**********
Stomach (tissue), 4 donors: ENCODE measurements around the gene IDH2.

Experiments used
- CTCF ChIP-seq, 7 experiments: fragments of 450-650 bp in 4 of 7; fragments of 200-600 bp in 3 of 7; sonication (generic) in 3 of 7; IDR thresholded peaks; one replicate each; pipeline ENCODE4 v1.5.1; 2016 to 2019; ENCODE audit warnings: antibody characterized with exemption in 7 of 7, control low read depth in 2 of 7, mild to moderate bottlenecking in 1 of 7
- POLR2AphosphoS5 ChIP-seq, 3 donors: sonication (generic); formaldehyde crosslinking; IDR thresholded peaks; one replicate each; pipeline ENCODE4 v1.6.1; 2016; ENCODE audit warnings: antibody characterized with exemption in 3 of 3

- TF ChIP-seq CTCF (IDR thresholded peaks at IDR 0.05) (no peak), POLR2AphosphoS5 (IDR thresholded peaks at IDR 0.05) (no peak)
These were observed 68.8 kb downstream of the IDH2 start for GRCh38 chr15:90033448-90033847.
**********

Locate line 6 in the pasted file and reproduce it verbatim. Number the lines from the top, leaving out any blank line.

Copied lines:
These were observed 68.8 kb downstream of the IDH2 start for GRCh38 chr15:90033448-90033847.